Times of friendship, spaces of sociability: youth activism and everyday solidarities in Mubarak's Egypt
(University of Tampere)
Paper short abstract:
This paper examines the intersections of urban space and everyday sociability in the lives of young activists in Mubarak’s Egypt. Friendship ties provided them with intimate loci of trust, belonging and reciprocity, but were shaped by social cleavages e.g. class, gender and partisan membership.
Paper long abstract:
During 2000s, certain quarters of down-town Cairo served as important social hubs for young prodemocracy activists. As they lived around Greater Cairo area and their everyday trajectories involved criss-crossing the city, a constant practical question for many was: Where to sit down? And with whom? Some frequented in a set of cafeterias, both Western-style and the more popular coffee houses, others in public parks, restaurants or at a street corner. Those, who had access to the headquarters of political parties, associations, trade unions, and newspapers, would invite their friends to spend time at these premises. This paper examines the role of down-town coffee shops, especially in the quarter of el-Bursa, for the daily practices of social networking among young activists during Mubarak's late presidency. The quarter is of walking distance from the main arenas of contentious politics, and provides a space of congregation, leisure, and sociability. In addition to the social web, it represents an important urban space where friendship ties, political coalitions, and collaboration were negotiated on a daily 'face-to-face' basis. In a patriarchal society, it was also one of the few places in central Cairo where unmarried young men and women could socialize with relative ease. The quarter provides its clientele with a hybrid sense of cosmopolitan belonging, nationalist glory of 1920s 'belle époque' era, and relatively inexpensive popular consumerism. The paper bases on 12 months of ethnographic fieldwork in Cairo between 2007 and 2011. Theoretically it is anchored in anthropological approaches to friendship and everyday sociability.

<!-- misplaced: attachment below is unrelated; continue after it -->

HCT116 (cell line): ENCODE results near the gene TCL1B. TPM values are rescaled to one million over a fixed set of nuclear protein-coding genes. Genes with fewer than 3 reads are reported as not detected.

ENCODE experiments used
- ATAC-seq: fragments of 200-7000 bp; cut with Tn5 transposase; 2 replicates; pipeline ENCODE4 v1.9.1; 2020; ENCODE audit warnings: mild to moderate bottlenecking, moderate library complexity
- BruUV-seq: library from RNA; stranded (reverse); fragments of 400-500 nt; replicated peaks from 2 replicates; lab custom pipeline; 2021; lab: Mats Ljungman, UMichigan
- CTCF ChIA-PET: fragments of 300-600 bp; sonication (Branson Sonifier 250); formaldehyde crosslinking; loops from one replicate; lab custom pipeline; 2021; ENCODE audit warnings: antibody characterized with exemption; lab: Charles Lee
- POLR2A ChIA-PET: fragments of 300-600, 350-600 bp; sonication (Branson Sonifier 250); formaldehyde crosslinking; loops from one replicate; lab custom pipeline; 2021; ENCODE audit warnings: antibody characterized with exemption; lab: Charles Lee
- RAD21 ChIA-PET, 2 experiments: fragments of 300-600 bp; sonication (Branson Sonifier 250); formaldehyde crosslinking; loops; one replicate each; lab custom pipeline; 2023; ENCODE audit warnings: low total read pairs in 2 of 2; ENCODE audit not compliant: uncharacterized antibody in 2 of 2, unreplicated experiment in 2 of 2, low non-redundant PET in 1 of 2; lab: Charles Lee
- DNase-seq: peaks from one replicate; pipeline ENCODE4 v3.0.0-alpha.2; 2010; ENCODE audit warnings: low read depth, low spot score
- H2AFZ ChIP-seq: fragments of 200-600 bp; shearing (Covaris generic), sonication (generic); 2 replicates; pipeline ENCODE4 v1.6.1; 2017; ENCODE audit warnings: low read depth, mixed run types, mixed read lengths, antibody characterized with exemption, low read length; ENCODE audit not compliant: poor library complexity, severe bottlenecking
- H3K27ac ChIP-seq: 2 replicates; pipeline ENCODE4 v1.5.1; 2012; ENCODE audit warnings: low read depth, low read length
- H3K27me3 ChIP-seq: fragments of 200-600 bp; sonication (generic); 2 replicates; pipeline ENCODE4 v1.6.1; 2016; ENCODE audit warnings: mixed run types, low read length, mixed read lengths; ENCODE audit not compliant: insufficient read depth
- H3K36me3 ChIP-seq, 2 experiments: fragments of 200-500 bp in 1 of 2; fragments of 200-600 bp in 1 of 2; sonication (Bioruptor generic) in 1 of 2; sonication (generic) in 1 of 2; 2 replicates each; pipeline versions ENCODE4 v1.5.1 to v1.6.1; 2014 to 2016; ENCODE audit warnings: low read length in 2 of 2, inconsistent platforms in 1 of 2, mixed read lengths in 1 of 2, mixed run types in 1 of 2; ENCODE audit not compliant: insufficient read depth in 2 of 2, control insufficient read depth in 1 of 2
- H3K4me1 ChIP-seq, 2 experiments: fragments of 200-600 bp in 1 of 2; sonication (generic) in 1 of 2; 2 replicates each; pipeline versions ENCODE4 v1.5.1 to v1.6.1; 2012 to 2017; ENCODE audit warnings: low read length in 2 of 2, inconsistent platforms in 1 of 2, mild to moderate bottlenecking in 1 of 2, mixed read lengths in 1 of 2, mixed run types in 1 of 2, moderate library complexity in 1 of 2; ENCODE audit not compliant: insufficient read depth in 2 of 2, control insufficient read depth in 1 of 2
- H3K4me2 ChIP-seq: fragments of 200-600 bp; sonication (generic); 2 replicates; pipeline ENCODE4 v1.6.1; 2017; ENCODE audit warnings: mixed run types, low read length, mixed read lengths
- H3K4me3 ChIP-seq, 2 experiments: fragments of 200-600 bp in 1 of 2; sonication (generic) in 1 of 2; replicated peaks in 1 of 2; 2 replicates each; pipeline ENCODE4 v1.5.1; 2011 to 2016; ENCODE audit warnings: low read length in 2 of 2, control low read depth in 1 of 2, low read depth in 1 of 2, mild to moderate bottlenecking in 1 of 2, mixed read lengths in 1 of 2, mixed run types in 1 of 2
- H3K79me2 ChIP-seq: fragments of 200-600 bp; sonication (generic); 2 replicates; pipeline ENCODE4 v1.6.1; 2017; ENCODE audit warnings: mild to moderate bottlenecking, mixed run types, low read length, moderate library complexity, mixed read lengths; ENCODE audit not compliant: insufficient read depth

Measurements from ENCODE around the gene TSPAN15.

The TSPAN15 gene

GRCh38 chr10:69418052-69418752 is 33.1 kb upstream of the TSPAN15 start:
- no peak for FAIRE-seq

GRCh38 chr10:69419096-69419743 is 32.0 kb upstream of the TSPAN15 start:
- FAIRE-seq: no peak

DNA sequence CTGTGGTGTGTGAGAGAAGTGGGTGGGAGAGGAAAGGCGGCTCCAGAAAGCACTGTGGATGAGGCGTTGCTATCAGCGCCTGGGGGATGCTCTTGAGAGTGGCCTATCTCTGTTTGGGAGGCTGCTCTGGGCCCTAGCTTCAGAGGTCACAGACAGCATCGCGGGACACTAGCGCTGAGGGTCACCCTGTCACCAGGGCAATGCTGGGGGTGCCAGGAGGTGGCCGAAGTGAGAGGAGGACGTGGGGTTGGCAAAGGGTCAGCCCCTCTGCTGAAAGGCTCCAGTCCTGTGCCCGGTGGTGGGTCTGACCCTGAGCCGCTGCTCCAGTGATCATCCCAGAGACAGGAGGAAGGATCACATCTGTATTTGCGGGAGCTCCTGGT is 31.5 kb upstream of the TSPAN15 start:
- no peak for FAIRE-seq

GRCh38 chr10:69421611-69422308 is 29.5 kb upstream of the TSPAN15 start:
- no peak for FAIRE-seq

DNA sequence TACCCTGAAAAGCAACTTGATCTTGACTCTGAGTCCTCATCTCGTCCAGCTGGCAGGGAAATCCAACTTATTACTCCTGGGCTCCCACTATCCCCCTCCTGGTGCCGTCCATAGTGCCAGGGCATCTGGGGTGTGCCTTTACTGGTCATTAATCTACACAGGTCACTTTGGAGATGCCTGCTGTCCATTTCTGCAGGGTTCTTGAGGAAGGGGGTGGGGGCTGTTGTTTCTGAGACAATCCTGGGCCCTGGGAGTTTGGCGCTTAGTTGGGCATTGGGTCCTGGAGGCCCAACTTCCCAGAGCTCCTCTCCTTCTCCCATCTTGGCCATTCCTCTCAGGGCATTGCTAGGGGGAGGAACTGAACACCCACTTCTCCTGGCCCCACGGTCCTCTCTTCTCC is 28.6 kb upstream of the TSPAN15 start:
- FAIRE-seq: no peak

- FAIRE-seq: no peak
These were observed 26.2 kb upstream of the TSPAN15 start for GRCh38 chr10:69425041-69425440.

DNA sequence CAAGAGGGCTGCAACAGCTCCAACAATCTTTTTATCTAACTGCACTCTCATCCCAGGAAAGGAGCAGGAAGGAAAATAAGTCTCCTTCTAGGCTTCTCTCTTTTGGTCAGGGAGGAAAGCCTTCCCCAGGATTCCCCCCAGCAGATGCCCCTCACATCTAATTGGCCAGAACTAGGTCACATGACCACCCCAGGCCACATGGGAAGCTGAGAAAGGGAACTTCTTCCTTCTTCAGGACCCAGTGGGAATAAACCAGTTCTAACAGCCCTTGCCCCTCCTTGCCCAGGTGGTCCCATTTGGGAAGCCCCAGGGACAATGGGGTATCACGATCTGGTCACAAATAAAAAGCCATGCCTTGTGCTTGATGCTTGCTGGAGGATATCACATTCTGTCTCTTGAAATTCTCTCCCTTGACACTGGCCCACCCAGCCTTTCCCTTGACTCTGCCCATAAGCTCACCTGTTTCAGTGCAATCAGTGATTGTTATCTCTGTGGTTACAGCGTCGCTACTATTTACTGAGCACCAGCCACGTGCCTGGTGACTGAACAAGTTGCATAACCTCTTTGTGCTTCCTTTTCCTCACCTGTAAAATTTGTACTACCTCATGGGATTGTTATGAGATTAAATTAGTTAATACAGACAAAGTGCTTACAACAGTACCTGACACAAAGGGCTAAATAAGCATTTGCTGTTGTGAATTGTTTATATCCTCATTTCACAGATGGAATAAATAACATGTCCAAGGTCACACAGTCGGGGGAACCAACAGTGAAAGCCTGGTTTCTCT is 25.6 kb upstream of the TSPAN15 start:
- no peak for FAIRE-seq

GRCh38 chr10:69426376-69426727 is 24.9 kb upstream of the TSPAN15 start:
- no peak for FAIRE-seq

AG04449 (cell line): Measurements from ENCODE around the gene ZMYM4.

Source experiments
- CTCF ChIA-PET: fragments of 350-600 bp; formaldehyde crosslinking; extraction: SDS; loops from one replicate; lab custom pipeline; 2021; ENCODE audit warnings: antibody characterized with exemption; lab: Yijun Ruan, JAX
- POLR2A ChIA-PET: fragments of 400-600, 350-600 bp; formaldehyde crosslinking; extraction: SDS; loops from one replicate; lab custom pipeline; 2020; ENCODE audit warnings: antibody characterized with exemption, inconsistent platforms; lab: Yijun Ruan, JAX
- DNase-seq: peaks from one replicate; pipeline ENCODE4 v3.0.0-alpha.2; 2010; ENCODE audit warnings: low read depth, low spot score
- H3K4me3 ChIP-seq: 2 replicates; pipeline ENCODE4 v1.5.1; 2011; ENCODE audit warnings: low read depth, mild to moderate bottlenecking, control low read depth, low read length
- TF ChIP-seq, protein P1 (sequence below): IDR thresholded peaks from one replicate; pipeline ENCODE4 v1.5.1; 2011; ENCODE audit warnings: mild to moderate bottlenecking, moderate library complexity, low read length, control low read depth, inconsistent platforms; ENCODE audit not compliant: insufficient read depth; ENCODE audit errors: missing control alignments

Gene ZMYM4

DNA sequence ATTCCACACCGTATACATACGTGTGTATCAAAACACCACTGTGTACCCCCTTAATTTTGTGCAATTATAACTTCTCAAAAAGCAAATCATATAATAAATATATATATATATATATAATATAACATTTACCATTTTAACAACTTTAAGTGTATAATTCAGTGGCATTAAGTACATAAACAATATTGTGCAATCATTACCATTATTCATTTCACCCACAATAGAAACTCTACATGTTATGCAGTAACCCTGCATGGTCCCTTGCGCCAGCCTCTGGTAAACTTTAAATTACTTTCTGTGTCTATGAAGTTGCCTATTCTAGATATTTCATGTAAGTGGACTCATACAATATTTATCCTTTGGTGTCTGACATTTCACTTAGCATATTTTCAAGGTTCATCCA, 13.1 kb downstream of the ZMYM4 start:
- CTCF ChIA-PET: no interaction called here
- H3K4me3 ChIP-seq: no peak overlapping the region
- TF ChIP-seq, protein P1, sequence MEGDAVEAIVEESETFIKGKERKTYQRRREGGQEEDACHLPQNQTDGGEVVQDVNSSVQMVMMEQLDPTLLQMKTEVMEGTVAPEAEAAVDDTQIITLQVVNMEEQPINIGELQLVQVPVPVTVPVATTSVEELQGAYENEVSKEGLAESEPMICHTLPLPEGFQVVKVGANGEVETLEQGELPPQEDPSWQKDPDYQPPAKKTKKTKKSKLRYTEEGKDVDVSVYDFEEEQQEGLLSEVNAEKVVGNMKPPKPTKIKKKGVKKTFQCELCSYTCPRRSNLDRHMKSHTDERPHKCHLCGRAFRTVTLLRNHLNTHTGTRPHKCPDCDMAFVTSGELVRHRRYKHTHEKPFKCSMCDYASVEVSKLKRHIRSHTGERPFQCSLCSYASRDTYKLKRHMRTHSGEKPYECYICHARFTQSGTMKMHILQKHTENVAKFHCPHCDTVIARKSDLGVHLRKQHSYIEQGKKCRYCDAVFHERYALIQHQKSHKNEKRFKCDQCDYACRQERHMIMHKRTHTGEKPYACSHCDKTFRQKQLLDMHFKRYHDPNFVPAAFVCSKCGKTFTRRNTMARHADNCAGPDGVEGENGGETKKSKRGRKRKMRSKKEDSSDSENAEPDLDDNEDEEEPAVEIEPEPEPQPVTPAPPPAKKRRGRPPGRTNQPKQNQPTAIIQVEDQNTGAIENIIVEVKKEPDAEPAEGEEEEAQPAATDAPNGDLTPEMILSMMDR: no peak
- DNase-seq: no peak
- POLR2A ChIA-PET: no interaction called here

Intimate collaborations and gendered spaces in African cities